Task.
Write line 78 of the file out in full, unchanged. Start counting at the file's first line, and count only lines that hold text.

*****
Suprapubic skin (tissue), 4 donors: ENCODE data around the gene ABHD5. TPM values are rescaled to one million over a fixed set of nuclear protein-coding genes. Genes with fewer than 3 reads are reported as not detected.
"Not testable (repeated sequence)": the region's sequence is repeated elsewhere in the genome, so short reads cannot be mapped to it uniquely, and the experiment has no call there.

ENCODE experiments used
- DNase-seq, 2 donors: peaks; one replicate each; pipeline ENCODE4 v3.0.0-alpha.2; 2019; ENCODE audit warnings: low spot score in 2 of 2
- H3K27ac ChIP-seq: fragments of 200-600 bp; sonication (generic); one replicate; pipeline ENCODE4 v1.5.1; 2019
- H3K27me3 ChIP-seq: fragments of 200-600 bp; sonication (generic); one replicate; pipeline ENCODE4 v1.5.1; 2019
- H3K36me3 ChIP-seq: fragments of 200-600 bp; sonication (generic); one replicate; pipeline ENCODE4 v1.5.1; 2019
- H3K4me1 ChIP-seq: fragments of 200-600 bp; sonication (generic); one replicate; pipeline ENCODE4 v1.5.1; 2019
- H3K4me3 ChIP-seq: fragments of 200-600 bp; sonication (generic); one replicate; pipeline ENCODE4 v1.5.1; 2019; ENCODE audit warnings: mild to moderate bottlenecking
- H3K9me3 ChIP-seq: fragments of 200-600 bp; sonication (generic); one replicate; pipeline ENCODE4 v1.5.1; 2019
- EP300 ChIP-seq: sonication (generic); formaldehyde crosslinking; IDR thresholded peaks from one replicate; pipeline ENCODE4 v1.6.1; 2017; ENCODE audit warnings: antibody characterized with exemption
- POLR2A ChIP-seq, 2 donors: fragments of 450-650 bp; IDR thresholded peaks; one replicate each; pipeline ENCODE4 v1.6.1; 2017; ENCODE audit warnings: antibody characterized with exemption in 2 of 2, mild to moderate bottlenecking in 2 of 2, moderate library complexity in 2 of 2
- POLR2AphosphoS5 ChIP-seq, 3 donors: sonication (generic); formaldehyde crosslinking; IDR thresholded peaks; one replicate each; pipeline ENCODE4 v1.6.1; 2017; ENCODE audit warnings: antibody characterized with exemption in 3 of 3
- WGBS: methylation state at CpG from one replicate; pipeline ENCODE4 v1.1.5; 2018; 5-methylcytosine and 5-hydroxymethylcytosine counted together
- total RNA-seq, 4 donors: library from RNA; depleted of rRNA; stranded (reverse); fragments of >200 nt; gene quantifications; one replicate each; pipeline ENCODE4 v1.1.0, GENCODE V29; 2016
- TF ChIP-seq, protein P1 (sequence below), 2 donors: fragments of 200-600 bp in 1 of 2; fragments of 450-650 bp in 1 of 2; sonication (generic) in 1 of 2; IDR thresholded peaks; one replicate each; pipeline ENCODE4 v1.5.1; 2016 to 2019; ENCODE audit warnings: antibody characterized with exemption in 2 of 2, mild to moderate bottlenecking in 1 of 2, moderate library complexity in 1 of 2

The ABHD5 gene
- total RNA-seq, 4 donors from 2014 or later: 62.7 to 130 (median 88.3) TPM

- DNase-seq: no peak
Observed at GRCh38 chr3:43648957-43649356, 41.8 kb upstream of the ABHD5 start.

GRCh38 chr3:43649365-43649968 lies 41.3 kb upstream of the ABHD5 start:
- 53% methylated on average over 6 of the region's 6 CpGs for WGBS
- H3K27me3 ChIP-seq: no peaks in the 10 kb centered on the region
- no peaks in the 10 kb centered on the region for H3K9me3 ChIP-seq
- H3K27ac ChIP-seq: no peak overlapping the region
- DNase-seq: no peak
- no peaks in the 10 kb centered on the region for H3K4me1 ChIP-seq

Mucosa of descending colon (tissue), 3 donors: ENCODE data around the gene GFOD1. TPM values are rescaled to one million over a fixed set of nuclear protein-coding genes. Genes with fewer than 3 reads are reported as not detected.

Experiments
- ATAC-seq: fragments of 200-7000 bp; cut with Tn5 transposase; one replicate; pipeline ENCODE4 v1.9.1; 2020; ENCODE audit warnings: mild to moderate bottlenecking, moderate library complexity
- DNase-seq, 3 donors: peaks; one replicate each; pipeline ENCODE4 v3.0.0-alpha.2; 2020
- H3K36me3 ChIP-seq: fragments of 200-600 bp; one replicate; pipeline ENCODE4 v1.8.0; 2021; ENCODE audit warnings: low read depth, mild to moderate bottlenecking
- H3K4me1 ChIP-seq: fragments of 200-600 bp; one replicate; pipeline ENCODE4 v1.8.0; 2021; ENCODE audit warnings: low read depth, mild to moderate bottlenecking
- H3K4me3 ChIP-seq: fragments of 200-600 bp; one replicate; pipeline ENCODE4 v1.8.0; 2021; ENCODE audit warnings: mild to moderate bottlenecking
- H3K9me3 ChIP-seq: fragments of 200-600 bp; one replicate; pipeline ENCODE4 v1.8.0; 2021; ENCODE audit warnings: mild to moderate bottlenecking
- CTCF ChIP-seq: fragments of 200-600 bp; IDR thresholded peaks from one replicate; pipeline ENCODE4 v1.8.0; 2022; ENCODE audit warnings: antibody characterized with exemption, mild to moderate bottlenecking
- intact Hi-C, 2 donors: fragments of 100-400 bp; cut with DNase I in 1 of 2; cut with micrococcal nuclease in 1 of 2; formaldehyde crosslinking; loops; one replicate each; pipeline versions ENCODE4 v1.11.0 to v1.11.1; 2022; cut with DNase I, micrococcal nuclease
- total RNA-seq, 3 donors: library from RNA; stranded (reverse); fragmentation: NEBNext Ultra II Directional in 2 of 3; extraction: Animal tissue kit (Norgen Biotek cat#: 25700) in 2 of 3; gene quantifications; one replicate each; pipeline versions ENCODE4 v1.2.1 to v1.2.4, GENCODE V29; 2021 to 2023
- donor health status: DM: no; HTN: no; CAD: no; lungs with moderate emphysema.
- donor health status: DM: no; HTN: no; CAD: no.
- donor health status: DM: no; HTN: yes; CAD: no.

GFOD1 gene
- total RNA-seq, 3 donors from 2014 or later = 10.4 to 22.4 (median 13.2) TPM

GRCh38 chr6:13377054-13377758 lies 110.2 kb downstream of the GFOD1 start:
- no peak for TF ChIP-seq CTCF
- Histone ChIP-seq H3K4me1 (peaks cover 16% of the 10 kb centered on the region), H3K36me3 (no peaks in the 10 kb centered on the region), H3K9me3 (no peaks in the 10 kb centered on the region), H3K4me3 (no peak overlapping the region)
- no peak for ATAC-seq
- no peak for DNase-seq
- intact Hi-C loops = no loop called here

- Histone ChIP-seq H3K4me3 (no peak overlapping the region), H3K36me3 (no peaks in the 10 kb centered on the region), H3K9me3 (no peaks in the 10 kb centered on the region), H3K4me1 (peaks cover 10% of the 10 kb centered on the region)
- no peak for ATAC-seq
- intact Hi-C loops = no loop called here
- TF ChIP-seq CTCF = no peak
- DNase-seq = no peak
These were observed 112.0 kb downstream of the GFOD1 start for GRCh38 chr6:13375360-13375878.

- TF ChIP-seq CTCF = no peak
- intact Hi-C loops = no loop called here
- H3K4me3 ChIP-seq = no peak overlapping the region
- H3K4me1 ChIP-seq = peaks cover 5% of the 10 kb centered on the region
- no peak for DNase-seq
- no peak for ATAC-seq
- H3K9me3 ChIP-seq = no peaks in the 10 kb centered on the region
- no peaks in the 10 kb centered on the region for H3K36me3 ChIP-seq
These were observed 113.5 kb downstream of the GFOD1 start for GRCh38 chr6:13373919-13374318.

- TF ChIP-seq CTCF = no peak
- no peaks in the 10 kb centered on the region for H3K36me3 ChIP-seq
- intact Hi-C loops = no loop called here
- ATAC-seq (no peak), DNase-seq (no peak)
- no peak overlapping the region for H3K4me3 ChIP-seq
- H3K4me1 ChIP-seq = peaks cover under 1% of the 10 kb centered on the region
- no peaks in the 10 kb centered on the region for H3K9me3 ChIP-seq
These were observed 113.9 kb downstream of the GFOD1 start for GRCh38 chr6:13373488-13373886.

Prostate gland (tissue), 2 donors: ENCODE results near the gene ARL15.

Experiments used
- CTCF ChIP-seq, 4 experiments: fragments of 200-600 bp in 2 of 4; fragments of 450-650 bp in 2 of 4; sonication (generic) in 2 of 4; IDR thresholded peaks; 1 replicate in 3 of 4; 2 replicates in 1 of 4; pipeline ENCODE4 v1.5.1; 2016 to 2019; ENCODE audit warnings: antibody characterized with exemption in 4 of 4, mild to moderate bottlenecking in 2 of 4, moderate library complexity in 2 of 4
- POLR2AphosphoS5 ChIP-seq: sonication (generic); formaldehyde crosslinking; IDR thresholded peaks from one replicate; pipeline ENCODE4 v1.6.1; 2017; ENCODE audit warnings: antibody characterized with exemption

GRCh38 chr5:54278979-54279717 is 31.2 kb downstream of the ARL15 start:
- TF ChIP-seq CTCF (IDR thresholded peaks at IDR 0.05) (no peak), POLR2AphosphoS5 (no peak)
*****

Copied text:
- TF ChIP-seq CTCF (IDR thresholded peaks at IDR 0.05) (no peak), POLR2AphosphoS5 (no peak)